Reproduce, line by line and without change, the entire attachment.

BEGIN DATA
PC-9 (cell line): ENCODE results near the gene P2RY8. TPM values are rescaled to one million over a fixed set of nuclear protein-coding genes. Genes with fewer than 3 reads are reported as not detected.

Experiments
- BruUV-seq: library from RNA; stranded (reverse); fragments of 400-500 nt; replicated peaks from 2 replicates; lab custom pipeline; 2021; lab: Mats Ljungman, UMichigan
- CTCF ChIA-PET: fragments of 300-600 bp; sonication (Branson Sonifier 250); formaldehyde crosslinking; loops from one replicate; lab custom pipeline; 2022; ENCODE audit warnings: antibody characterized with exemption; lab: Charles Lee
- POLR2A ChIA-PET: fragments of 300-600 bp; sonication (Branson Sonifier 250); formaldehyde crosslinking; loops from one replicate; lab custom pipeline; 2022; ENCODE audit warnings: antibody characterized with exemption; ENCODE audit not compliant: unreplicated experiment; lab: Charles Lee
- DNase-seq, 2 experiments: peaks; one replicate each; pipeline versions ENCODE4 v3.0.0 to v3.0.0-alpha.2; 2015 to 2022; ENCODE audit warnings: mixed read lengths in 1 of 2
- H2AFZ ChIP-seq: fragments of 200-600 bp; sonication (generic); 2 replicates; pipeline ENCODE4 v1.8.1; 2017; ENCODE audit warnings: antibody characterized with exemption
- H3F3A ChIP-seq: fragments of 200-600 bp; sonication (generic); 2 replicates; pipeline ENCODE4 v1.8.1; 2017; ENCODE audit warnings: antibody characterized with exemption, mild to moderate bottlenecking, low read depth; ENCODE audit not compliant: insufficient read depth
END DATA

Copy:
PC-9 (cell line): ENCODE results near the gene P2RY8. TPM values are rescaled to one million over a fixed set of nuclear protein-coding genes. Genes with fewer than 3 reads are reported as not detected.

Experiments
- BruUV-seq: library from RNA; stranded (reverse); fragments of 400-500 nt; replicated peaks from 2 replicates; lab custom pipeline; 2021; lab: Mats Ljungman, UMichigan
- CTCF ChIA-PET: fragments of 300-600 bp; sonication (Branson Sonifier 250); formaldehyde crosslinking; loops from one replicate; lab custom pipeline; 2022; ENCODE audit warnings: antibody characterized with exemption; lab: Charles Lee
- POLR2A ChIA-PET: fragments of 300-600 bp; sonication (Branson Sonifier 250); formaldehyde crosslinking; loops from one replicate; lab custom pipeline; 2022; ENCODE audit warnings: antibody characterized with exemption; ENCODE audit not compliant: unreplicated experiment; lab: Charles Lee
- DNase-seq, 2 experiments: peaks; one replicate each; pipeline versions ENCODE4 v3.0.0 to v3.0.0-alpha.2; 2015 to 2022; ENCODE audit warnings: mixed read lengths in 1 of 2
- H2AFZ ChIP-seq: fragments of 200-600 bp; sonication (generic); 2 replicates; pipeline ENCODE4 v1.8.1; 2017; ENCODE audit warnings: antibody characterized with exemption
- H3F3A ChIP-seq: fragments of 200-600 bp; sonication (generic); 2 replicates; pipeline ENCODE4 v1.8.1; 2017; ENCODE audit warnings: antibody characterized with exemption, mild to moderate bottlenecking, low read depth; ENCODE audit not compliant: insufficient read depth